No, in all honesty, I rarely sleep in the same bed as my kids because that is neither comfortable or convenient for me. I'm a super light sleeper, and to have my kids in my bed keeps me from falling into a deep enough sleep to get any rest. My oldest daughter moves to much, and I usually move to the couch when she climbs into our bed. :) With my little babies, I'm too nervous about them suffocating (because as a new momma, I'm too exhausted to be very alert when I fall asleep), that I end up not sleeping at all if the baby is in bed with me. I do keep the baby in a bassinet right up against the bed so I am close by. I also unashamedly love to take naps on the couch with that precious newborn laying on my chest--just the two of snoozing away together. What sweet moments! But if my kids need us in the middle of the night, our bed becomes their bed. And if our kids are sick, they usually end up in our bed because it's just easier to take care of them if they're right there.

I agree that co-sleeping, by what many think it to be, can be hazardous. As I mentioned, I know that as a new momma I'm too tired to be an alert sleeper in the bed, so I don't keep my little baby with me. However, some momma's sleep better with that baby right there, knowing that baby is safe.

Co-sleeping is a practice where the family sleeping arrangements help each member of the family to get the best night's rest without causing fear, discomfort, distrust, or feelings of abandonment on the child (CIO). We are here as parents, mom's especially, to be love and comfort for our children. Co-sleeping, for many moms, is a way to provide that for their children while also taking care of mommy's health and rest as well.


  1. " I'm on a very different parenting page than probably the majority of the ladies in the group." -- This is how I feel pretty much in any gathering of women! Sometimes, even when it comes to breastfeeding. (Oh, yes, I've gotten disgusted looks, mostly while visiting the US, when I breastfeed in public.)
    I just remind myself that this is MY baby, and I will do what's best for him and no one besides me knows what that is. And, I also have to remind myself that the other babies belong to their moms and that even though they may not agree with me, I also have to respect their choices, even if I don't see them as best.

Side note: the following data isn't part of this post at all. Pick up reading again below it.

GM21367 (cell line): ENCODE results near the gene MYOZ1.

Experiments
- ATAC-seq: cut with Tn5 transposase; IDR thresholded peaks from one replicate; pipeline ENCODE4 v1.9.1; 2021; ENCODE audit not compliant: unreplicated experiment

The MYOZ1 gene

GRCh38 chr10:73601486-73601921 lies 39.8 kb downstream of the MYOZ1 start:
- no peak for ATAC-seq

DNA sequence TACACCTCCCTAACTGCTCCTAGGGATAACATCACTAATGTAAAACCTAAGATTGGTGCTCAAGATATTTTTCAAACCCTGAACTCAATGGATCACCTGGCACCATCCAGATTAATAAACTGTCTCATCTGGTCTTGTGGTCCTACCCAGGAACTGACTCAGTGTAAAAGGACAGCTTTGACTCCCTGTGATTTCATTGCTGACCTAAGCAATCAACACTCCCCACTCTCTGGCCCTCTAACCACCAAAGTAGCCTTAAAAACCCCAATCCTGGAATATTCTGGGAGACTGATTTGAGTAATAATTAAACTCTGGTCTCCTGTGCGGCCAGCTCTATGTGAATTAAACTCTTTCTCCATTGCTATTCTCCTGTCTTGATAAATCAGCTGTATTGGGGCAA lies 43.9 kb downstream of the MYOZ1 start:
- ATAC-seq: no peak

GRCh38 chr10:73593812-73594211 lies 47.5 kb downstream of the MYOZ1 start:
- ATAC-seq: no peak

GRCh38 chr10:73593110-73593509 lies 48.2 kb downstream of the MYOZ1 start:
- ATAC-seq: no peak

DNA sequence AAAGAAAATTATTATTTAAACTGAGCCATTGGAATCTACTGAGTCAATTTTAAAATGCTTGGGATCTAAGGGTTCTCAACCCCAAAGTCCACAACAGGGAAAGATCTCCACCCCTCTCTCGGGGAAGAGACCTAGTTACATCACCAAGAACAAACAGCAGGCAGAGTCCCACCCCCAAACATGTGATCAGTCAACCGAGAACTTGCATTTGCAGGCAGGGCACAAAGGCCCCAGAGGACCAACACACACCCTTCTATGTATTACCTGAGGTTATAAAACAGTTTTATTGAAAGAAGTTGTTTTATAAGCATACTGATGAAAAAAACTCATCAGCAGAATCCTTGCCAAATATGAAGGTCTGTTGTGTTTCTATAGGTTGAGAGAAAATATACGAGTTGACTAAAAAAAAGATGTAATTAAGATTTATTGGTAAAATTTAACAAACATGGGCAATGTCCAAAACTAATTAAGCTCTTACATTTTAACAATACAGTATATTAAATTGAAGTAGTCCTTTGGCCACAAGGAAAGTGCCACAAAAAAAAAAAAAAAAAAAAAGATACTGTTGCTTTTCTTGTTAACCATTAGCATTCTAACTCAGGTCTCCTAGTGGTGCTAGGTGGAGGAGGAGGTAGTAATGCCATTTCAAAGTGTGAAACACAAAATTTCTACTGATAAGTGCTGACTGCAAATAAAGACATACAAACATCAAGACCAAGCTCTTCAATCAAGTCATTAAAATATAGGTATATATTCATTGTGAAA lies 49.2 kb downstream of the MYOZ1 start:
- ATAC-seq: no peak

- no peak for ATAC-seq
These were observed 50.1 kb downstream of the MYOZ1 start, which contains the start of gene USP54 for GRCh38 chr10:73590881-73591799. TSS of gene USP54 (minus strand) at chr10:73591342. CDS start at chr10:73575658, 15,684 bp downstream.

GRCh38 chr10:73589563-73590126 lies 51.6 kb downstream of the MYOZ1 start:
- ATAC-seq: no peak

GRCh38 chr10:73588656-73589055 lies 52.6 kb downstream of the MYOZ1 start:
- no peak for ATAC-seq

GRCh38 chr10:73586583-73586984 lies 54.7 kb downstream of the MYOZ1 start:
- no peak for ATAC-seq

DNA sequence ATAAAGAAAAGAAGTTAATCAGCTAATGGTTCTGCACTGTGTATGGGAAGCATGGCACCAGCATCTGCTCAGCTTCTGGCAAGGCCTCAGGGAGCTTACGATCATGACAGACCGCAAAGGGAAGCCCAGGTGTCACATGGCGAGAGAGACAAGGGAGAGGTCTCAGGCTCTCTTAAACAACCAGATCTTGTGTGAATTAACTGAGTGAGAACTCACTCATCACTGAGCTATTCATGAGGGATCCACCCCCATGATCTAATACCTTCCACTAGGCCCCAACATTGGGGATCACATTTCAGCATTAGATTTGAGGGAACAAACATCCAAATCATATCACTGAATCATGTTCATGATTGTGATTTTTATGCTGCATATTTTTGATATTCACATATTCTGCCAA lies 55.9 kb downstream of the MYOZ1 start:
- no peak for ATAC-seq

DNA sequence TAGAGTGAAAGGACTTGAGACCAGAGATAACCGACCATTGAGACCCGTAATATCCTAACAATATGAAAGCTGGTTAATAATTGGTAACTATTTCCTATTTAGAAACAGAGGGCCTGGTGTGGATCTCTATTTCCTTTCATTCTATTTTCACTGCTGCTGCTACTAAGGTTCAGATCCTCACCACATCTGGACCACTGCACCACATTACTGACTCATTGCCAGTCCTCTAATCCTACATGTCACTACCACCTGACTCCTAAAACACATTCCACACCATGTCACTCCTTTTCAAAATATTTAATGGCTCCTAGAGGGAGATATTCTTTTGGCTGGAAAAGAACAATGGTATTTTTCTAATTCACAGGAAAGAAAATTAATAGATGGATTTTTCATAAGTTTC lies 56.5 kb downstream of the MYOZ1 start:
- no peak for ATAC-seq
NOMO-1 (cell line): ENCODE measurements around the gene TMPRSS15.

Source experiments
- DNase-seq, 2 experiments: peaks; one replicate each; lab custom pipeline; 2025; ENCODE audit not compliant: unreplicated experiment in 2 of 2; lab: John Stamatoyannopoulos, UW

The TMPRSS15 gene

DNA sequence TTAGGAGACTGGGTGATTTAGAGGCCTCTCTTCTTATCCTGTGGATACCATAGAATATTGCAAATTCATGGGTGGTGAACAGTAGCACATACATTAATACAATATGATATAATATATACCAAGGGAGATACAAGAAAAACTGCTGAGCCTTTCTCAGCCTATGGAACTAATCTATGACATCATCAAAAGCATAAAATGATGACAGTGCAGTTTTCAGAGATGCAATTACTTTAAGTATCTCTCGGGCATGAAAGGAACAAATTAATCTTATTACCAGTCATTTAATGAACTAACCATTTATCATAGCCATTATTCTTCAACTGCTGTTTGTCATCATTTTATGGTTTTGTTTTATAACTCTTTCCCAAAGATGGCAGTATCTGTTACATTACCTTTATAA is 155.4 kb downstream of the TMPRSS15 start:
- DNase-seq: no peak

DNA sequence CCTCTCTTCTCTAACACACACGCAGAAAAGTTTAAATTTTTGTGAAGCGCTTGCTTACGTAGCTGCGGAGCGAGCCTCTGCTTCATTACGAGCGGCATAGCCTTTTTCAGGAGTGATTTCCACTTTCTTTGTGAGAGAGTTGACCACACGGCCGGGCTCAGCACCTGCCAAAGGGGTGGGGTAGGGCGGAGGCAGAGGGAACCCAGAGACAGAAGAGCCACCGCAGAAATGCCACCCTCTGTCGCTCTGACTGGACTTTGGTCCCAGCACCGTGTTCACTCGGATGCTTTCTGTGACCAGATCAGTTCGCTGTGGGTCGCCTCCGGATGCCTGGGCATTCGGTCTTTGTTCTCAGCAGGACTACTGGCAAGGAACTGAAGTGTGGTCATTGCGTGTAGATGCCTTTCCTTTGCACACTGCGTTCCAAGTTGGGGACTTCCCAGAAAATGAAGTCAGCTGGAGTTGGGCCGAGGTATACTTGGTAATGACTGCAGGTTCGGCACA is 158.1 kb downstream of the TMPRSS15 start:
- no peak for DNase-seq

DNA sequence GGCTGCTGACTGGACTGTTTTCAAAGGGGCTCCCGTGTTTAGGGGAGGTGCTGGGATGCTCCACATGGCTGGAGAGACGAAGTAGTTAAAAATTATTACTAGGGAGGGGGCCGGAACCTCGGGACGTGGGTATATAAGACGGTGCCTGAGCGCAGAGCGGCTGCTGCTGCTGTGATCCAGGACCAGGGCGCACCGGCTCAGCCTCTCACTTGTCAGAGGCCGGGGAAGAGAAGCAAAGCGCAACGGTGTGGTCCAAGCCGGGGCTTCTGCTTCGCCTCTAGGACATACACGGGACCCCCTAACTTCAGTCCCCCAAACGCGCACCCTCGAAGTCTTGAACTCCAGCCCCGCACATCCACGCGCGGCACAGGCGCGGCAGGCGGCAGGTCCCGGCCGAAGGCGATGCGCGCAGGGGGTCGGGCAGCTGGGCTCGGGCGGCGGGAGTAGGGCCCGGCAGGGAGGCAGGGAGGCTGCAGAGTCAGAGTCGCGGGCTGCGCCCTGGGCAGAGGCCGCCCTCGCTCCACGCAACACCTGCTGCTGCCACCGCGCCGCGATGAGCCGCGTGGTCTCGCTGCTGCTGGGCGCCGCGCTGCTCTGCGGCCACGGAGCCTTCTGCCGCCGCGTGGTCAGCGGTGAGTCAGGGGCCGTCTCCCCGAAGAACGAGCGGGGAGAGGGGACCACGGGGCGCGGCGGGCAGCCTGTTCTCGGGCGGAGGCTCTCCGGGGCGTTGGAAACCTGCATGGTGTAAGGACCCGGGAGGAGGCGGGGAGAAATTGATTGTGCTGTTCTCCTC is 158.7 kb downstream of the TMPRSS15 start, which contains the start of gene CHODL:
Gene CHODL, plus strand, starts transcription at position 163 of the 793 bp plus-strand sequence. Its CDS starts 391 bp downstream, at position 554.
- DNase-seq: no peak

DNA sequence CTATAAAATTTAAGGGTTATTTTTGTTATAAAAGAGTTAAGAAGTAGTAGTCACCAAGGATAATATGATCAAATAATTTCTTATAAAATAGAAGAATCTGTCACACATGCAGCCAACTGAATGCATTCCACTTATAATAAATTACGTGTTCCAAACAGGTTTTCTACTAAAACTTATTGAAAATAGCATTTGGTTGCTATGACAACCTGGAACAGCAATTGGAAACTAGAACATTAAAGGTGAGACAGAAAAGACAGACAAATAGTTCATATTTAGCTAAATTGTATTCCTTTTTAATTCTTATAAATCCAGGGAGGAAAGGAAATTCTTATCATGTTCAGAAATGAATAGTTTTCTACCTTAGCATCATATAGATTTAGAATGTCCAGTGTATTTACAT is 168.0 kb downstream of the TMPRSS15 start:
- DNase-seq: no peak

Always a struggle not getting too worked up over these types of subjects...

  2. I know what you mean, Heather. I am constantly reminding myself that if I don't want others judging me negatively for my parenting choices, then I shouldn't be critical of them. I wish I had a "flesh and blood" person nearby that I could a agree with. I have several on FB or other blog buddies. There is a group of ladies in the area that I could get together with, but they're non-Christian momma's and some of the things they say, do, and the purpose behind some of their philosophies are a little different. Now that Emma is old enough to question why they let their boys run around naked and so forth, I think it's not the best idea to do much with them.

  3. Thanks for sharing this! I recalled recently that the whole Ingalls family slept in the same bedroom in some of their cabins. Pioneers lived in one room cabins, so naturally, everyone "co-slept."

    When Ashley gets scared in the night, we usually let her climb in our bed or sleep on the floor beside our bed. I enjoy naps with Mary Kate, especially when I am stressed out. It really has a soothing effect.(I find babywearing to have the same effect. I was really frazzled one day, and so was Mary Kate, but when I strapped her on to me, we both relaxed.)When Mary Kate was a newborn, Nathan insisted some nights that she sleep in our bed because she awoke too often or was fitful in her own bed, and I was getting worn out. Sure enough, she slept soundly with us.

    We moved Mary Kate into Ashley's room to help Ashley not be frightened, and it has really helped her. But, I have a harder time falling asleep after night-time feedings now. I'm pretty sure there's a connection!